Defendant and his counsel made no objection to the government's description of appellant's failure to cooperate and did not dispute the government's determination that no 5K1.1 departure was warranted. The court sentenced appellant to a term of confinement of 121 months, the bottom of the Guideline range, followed by a five-year period of supervised release.

Despite the silence of appellant on the subject in the District Court, he contends on appeal that the United States breached the plea agreement in two respects and that he is therefore entitled to resentencing. He first contends that the government failed in its obligation under the bargain to protect him and his family. Second, he contends that the government breached the plea agreement by failing to inform the DGC and the District Court of cooperation he allegedly provided to the government. Although he concedes that he was unable to do everything that the government asked of him, he contends that the committee would have approved a substantial assistance downward departure if it had been ''accurately informed'' of his cooperation.


Before determining the merits of appellant's argument, we must first determine the appropriate standard of review. Appellant, who prays for a remand with an order for specific performance of his plea bargain, contends that in an appeal relying on the breach of a plea agreement, the Court of Appeals should consider the questions de novo. Appellant's argument for this standard of review rests primarily on three cases. United States v. Jones, 58 F.3d 688 (D.C. Cir.), cert. denied, 516 U.S. 970 (1995); United States v. Wolff, 127 F.3d 84 (D.C. Cir. 1997), cert. denied, 524 U.S. 929 (1998); and Santobello v. New York, 404 U.S. 257 (1971). Jones holds that ''the interpretation of a plea agreement's terms is a pure matter of law.'' Id. at 691. In Wolff, appellant contends that we remanded the case for resentencing and specific performance based on a breach of plea agreement by the government where the claim of breach was raised for the first time on appeal. In Santobello, the Supreme Court directed that ''when a plea rests in any significant degree on a promise or agreement of the prosecutor, so that it can be said to be part of the inducement or consideration, such promise must be fulfilled.'' Id. at 262. Each of these propositions is in itself unassailable. However, taken together, they do not inexorably lead to appellant's conclusion that we should consider this matter de novo and grant him the relief sought.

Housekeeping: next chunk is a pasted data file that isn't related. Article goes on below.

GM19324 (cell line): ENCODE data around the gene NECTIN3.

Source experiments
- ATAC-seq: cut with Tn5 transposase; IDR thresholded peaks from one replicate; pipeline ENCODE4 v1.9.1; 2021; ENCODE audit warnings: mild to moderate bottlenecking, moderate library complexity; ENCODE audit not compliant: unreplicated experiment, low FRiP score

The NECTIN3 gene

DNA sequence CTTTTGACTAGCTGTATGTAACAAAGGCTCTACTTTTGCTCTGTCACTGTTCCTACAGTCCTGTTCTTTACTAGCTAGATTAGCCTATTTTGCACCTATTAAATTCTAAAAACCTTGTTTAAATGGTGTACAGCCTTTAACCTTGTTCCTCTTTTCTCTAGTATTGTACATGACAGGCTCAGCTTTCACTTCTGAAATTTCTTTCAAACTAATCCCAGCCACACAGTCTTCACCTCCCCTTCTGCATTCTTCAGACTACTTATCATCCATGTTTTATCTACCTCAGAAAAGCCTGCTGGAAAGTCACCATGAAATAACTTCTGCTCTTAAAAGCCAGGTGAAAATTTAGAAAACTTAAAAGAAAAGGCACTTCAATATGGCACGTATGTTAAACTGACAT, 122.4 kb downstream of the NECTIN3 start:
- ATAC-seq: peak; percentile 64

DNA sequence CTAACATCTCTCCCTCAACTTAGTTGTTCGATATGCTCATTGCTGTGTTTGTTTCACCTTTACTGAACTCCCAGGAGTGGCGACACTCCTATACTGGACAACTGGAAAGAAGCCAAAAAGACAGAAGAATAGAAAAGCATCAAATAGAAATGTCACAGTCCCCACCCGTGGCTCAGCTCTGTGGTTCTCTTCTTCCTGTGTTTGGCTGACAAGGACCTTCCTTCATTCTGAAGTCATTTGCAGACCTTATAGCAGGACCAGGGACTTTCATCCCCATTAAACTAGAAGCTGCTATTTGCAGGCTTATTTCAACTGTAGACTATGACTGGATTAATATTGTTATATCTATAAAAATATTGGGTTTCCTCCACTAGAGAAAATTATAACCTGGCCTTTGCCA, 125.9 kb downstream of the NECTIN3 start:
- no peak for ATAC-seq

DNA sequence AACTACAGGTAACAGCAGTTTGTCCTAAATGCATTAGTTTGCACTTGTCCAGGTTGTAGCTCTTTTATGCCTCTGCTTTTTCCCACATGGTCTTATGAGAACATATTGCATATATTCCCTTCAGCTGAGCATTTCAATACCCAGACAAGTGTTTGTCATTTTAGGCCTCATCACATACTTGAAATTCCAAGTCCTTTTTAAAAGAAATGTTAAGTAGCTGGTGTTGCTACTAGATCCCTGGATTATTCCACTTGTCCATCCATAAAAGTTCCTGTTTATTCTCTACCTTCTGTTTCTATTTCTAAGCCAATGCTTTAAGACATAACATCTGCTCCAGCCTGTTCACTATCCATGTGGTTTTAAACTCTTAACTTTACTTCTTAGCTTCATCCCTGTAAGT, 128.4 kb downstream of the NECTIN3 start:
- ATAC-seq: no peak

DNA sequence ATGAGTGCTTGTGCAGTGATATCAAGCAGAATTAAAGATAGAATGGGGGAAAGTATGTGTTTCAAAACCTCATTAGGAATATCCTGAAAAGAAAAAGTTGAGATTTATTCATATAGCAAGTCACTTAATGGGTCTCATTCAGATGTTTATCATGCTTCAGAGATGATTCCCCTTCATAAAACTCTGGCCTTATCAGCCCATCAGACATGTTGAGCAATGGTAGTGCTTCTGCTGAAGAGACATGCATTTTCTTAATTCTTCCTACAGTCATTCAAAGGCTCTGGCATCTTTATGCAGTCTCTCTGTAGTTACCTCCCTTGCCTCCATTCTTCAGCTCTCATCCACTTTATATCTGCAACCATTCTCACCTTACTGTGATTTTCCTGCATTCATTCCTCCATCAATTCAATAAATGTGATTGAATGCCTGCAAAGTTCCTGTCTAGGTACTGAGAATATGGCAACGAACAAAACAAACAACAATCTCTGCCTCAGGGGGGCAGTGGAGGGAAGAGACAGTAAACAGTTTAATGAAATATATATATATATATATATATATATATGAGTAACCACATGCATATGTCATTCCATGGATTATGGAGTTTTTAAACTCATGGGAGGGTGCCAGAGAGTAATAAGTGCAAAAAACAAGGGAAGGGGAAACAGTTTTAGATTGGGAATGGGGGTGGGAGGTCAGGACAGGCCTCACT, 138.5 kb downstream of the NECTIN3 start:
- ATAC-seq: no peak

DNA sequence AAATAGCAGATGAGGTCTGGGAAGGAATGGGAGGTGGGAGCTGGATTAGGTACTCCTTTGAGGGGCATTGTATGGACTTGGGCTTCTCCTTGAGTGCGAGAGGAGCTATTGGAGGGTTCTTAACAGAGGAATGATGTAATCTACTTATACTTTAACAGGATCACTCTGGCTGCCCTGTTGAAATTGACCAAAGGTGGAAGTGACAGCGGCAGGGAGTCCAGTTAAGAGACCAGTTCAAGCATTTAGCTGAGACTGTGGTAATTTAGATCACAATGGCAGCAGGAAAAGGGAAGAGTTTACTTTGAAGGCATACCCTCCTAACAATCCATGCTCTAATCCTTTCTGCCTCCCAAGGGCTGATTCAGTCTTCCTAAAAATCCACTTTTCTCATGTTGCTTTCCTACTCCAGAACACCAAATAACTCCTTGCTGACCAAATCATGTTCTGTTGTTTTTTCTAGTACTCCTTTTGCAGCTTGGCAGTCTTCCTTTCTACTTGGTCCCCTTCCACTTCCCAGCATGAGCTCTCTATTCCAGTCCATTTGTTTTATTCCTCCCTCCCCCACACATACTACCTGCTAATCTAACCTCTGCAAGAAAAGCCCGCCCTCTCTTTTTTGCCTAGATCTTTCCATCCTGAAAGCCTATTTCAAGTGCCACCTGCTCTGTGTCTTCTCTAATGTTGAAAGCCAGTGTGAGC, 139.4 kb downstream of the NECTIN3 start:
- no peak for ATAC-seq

The Jones Court, in the quoted passage, was not considering the standard of review to apply to a claim of breached plea agreement raised for the first time on appeal. Rather, that Court was delineating the standard it would apply in construing the terms of a plea agreement, the breach of which had been asserted, argued, and considered at the District Court level. 58 F.3d at 690. In Wolff, concededly, we granted a remand for specific performance of a plea bargain based on a breach not asserted in the District Court. However, Wolff involved an extraordinary circumstance not present in the case before us. In Wolff, the government, exercising what we described as ''commendable candor,'' 127 F.3d at 86, confessed its breach of the plea agreement in the trial court and joined in the petition for remand. The only issue before us in Wolff was the breadth of the relief after remand. Like Jones, that decision has nothing to do with the standard of review applicable to a disputed breach of a plea agreement not raised in the trial court.